Friday, December 22, 2006

"Medium Rare Scrutiny"

I need a break from grading Con Law exams, so I thought I would share with my fellow Property Professors a gem of an article describing the Supreme Court's "tiers of scrutiny" for reviewing laws under the Constitution. Many of you may try to introduce the class to strict scrutiny, intermediate scrutiny, and the rational basis test when teaching some aspect of Constitutional Law to 1L property students. And if you are looking for an article that describes this area of the law--including the fact that the three standards of review are, in reality, many more than three--you need look no further than Prof. Michael Stokes Paulsen's six-page masterpiece, Medium Rare Scrutiny, 15 Const. Comm. 397 (1998).

My students love this article, because it is both informative and hilarious. Paulsen compares the Court's tiers of scrutiny to the way he barbecues steak in his backyard in Minneapolis on his Weber grill. Thus, he speaks of Rare Scrutiny, Medium Rare Scrutiny, Medium Scrutiny, Medium Well Scrutiny, and Well Done Scrutiny. Here is a short excerpt from the article, one describing "Romer-type rational basis with a bite" scrutiny, that should give you a feel for Paulsen's magic:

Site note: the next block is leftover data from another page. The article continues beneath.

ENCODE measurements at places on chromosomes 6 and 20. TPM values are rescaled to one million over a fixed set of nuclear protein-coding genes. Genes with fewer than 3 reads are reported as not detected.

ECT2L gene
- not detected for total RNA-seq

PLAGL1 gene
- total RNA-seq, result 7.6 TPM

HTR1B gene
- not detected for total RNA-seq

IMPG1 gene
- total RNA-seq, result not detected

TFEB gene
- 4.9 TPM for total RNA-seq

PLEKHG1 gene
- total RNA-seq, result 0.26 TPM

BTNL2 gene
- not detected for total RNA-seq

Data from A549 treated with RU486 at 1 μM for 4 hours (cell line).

But Romer-type scrutiny is probably better labeled "rare to medium rare," or--if we're really being honest--"medium-well-to-well-done-but-call-it-rare-to-medium-rare-because-that's-hipper-and-I-don't-want-to-admit-what-I'm-really-doing" scrutiny. As everyone knows, rational basis with bite is really just another way of saying "singe the statute." As Gerald Gunther might (or might not) put it, such scrutiny is "rare" in theory and fatal in fact--dead, dead meat. It's amazing how many times "rare to medium rare" ends up being burned, when the Supreme Court is barbecuing the Constitution.

This is one of my all time favorite articles. If you get bored grading your exams, take a ten minute break and read Medium Rare Scrutiny. It will clear your palate for the next batch of blue books.

Rick Duncan

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